• 12 February 2020: R&D and Patent Box

https://smithandwilliamson.com/en/events/

6. And finally

6.1 Making Tax Difficult

There is something a little bit wonderful about a tax system that requires us to consider whether our sausage rolls were heated or reheated, and whether Nesquik is strawberry or chocolate-flavoured. We may be regularly baffled by the logic of VAT, but its quirks and idiosyncrasies invite the taxpayer to delve into the law and, perhaps, learn to enjoy its peculiarities. 

Endearing it may be, but never simple. We were, therefore, somewhat dubious when HMRC lauded the introduction of Making Tax Digital (MTD) as a major development for reducing VAT errors. The problem isn’t the VAT return; it’s the sheer magnitude of technical detail in the VAT code.

According to a study by the CIOT, businesses have found MTD less a milestone in technological development, and more a myriad of technical difficulties. 64% of those surveyed reported little reduction in errors after adopting MTD; 15% experienced increases in errors. More than half of respondents indicated that business productivity had decreased as a direct result of adopting MTD. The only surprising outcome seems to be that it was in fact possible for VAT to be made even more complicated than it was twelve months ago.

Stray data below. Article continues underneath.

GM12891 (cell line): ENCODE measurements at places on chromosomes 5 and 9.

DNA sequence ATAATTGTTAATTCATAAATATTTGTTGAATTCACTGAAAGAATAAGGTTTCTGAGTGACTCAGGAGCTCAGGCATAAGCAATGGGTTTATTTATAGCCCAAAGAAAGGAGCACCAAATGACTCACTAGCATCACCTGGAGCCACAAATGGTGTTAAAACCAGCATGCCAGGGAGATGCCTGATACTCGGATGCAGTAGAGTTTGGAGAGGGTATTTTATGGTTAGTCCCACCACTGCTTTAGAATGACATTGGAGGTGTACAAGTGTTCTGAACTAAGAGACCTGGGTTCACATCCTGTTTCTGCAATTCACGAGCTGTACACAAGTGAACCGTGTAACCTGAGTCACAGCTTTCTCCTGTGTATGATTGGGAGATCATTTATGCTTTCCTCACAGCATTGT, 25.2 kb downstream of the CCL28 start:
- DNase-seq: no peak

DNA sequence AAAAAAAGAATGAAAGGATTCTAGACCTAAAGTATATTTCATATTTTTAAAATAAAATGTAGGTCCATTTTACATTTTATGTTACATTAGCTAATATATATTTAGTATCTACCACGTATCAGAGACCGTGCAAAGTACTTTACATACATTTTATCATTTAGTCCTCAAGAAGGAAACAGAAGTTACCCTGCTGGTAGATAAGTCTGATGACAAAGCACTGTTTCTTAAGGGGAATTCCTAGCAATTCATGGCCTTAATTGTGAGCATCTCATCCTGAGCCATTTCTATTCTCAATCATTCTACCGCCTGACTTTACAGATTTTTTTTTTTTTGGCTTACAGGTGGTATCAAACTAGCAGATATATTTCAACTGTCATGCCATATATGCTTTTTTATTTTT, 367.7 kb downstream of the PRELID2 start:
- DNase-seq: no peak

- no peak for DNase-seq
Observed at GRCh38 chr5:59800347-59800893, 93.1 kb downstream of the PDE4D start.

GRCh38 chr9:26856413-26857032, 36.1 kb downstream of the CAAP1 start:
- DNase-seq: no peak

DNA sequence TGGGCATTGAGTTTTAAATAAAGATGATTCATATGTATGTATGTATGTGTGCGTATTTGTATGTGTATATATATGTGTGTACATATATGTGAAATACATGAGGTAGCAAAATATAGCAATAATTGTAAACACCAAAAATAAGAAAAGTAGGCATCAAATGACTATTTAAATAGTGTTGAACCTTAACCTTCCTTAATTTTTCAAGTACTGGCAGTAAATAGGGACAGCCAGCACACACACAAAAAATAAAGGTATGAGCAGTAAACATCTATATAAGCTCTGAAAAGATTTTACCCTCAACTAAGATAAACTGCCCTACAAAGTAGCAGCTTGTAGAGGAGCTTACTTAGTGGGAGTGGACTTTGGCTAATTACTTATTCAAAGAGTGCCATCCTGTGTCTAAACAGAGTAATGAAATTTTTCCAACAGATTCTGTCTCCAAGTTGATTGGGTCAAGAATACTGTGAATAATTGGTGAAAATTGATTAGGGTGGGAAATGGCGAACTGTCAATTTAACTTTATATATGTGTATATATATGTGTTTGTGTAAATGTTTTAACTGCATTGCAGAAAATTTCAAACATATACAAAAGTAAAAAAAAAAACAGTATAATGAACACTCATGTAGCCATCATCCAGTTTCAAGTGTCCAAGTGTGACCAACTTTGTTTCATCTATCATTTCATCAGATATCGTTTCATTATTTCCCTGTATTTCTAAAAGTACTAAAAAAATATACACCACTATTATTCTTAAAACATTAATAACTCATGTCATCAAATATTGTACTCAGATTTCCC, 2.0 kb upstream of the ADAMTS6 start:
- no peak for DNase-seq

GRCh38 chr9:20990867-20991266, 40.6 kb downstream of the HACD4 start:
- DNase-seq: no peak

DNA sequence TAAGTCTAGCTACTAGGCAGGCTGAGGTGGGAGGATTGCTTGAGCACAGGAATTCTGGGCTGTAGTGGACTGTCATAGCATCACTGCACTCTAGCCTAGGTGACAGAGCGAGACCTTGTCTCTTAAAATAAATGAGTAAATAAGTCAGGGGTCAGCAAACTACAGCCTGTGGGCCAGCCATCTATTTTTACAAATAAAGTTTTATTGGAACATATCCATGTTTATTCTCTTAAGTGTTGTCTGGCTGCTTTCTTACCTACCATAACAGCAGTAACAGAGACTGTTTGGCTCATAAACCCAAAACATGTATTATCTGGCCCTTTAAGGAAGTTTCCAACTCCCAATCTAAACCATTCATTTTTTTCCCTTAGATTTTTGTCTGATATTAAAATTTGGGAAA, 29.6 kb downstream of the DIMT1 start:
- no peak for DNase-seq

May we offer this suggestion for reducing VAT mistakes: if the law changes depending on whether our biscuits are covered in chocolate or not, mandating automation is not going to fix the problem. The law is too far gone to try to make any sense of it. Lean in; embrace the quirks.

www.tax.org.uk/sites/default/files/200115%20MTD%20survey%20-%20summary%20of%20responses_nocomments.pdf

Glossary

Organisations   Courts Taxes etc  
ATT – Association of Tax Technicians ICAEW - The Institute of Chartered Accountants in England and Wales CA – Court of Appeal ATED – Annual Tax on Enveloped Dwellings NIC – National Insurance Contribution
CIOT – Chartered Institute of Taxation ICAS - The Institute of Chartered Accountants of Scotland CJEU - Court of Justice of the European Union CGT – Capital Gains Tax PAYE – Pay As You Earn
EU – European Union OECD - Organisation for Economic Co-operation and Development FTT – First-tier Tribunal CT – Corporation Tax R&D – Research & Development
EC – European Commission OTS – Office of Tax Simplification HC – High Court IHT – Inheritance Tax SDLT – Stamp Duty Land Tax
HMRC – HM Revenue & Customs RS – Revenue Scotland SC – Supreme Court IT – Income Tax VAT – Value Added Tax
HMT – HM Treasury   UT – Upper Tribunal    

 

 

DISCLAIMER
By necessity, this briefing can only provide a short overview and it is essential to seek professional advice before applying the contents of this article. No responsibility can be taken for any loss arising from action taken or refrained from on the basis of this publication. Details correct at time of publication.